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Re: [casi] Killing of Ayatollah Is Start of Iraqi Civil War

Dear List,

I was shocked by the amount of mistakes in the

Mr. Beeman’s knowledge of Iraq is less than shallow;
it shows an incredible amount of ignorance..

<Present-day Iraq was three provinces of the Ottoman
Empire before World War I. It was cobbled together by
the British for their own convenience after that

Iraq existed as IRAQ for at least 1400 years before
the British colonialists came. It was part of the
Ottoman Empire ONLY because it represented the
continuation of the Muslim Empire, otherwise it was
the seat of the Abbasid Empire. IRAQ as an entity
precedes the coming of the Ottomans to the area by
centuries. The way Mr. Beeman (and most scholars in
the West) presents the case, one is led to believe
that Iraq came into existence through the Good Will of
the British, and not before that!!

<The British installed a king, the Saudi Arabian son
of the chief religious official of Mecca (Faisal, of
Lawrence of Arabia Fame) and glued the whole mess
together with the resident British Army.>

Faisal was from Hijaz and NOT from Saudi Arabia. Saudi
Arabia came into existence as an entity in 1934, after
Abdul Aziz Ibn Saud conquered all of the Arabian
Peninsula (with help from the British), destroyed his
opponents and established a Kingdom; the only Kingdom
in the world which carries the name of its founder.
In reality, the IRAQIS rejected the British appointed
King Faisal (even though he was a Heshemite), and
suggested their own nominee, Talib Al Naqib from
Basra. The British refused of course.. That shows that
those people believed they belonged to one country,
and throws into the garbage bin Beeman’s theory of the
British gluing three regions that were “incompatible
in ethnicity, religious confession and interests.” In
1920, all of Iraq rose against the British; the North,
Centre and South, with one unified voice. Their
unified interest was a free IRAQ, that can determine
its own affairs..

The British wanted the Sunni Arabs to be dominant,
because their policy has always been based on the
concept of divide and rule. They never wanted to allow
the majority Shi’a in Iraq to rule. But that doesn’t
mean that they didn’t have loyalists among the Shi’a
of Iraq.

<They wanted this both to reward Saudi Arabians for
helping them fight the Ottomans, and because they had
existing clients in the sheikhs who ruled the Arab
states of the Gulf.>

First of all, the house of Saud had not come into
power in Arabia by then. Second, the house of Saud
hated the Hashemites to whom Faisal belongs. Third,
there wasn’t a single state among the Sheikhdoms in
the Gulf... In fact, until 1923, the whole East Coast
of the Arabian Peninsula, down to Oman, belonged to
the Wilayat (Province) of Basra. The British drew the
artificial borders, creating artificial states that
never existed, and cutting Iraq from the Gulf; an
issue that was a major cause behind the 1990 invasion
of Kuwait..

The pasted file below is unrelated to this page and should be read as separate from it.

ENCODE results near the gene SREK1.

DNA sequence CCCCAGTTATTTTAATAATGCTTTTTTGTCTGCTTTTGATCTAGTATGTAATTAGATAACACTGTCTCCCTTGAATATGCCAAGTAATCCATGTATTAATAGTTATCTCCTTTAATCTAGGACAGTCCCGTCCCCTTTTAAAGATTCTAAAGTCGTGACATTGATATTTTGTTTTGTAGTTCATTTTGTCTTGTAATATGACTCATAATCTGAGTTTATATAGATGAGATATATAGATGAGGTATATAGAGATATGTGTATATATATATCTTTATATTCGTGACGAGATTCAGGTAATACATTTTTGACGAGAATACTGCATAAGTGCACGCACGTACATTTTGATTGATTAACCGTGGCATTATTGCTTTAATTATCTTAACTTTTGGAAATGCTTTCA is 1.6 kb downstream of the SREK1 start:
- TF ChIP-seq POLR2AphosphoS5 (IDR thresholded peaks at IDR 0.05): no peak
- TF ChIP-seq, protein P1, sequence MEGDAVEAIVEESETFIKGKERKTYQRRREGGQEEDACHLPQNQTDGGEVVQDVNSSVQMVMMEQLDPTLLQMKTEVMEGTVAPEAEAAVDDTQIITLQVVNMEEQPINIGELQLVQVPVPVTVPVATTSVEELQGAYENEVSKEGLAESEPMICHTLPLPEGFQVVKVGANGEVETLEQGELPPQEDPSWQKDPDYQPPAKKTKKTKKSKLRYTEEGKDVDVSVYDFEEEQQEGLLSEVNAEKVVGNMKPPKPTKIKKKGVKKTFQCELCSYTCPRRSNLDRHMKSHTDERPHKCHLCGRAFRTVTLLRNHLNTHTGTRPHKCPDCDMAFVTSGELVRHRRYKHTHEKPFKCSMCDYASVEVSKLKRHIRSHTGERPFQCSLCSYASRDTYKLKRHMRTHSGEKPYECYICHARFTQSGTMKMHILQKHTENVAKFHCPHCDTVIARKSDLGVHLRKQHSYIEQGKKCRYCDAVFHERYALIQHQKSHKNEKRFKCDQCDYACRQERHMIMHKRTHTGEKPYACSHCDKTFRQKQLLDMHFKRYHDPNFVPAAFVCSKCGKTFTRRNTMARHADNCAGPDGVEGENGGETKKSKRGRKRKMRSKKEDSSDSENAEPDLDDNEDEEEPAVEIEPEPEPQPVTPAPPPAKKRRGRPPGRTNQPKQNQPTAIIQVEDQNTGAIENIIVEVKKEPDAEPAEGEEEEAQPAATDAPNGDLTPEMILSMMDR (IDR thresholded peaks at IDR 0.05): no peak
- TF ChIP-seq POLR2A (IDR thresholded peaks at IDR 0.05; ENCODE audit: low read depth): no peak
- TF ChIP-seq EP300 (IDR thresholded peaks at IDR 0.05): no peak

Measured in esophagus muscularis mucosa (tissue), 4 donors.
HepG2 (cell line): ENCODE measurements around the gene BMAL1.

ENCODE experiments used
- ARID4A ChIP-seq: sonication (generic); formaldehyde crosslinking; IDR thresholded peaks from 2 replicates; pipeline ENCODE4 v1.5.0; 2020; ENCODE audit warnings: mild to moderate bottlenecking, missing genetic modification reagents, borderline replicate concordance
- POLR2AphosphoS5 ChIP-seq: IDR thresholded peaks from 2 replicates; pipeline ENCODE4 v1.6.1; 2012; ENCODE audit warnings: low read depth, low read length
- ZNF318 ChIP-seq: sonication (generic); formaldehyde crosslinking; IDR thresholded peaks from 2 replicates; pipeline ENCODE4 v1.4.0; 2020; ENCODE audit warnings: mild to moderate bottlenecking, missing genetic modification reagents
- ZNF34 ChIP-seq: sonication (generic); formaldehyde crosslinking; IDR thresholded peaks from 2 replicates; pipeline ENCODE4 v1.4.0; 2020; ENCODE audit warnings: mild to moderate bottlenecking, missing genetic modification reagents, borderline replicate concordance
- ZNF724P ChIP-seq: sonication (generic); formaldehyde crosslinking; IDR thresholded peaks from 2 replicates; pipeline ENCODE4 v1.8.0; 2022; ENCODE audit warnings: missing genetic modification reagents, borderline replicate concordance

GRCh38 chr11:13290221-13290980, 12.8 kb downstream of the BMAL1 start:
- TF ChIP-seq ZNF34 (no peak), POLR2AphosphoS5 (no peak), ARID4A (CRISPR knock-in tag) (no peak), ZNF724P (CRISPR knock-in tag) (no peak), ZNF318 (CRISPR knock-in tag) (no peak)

<When the British were finally expelled, and their
Saudi ruling family deposed in Iraq in a 1958
nationalist coup, the new Ba'athist Iraqi nationalist
rulers had a supremely unruly nation on their hand.>

Once again, the Hashemite family was NOT Saudi.. And
the rulers after 1958 were not the Ba’athists...

<It is still not known who set off the explosion that
killed him at the shrine of Ali, grandson of the
Prophet Mohammad.>

Imam Ali is NOT the grandson of the Prophet Mohammad,
but his cousin and son in law..

<It could have been Sunni Arab factions who fear the
rise of Shi'a dominance in Iraq, or it could have been
his own Shi'a supporters, disappointed with him for
cooperating with American policies in Iraq. Or it
could have been someone else.>

Or it could have been the Americans.. Beeman does not
mention here what he later states: Washington opposed
the rise of Shi'a power in Iraq, and it is within its
interests that chaos continues, because that is the
only way it would justify its stay in Iraq. Ayatollah
Al-Hakim opposed the occupation and, though he
rejected the use of armed resistance now, he did not
rule it out if the US continued in its occupation.
Such threats are not tolerated..

<Shi'a fury will be directed at the Sunnis to the

Or perhaps at the Sunnis in the south: Saudi Arabia
and Kuwait. Fingers are already pointing at al-Qaeda
and it supporters in those states, and Iraqis accuse
Kuwaitis of being part of the looting of Iraq and the
destruction of its infrastructure. The Kuwaitis are
also accused of stealing Iraqi oil and cattle, and
their cars have been attacked, and yesterday two
Kuwaiti businessmen were killed in southern Iraq..

<Could the United States have done anything to have
prevented this tragedy?>

Of course. It could have NOT attacked Iraq in the
first place. It could have not imposed sanctions and
killed hundreds of thousands. It could have... It
could have..

< When the factional shooting starts, where does the
U.S. army,
caught in the crossfire, aim its own guns?>

Good question. Why doesn’t Beeman provide the answer??

< William O. Beeman, Director of Middle East Studies
at Brown University. He is author of the forthcoming
book, Iraq: State in Search of a Nation.>

If a scholar, who is supposed to be an expert on the
subject, makes these kind of mistakes, no wonder Dubya
and his gang continue their blunders in Iraq and

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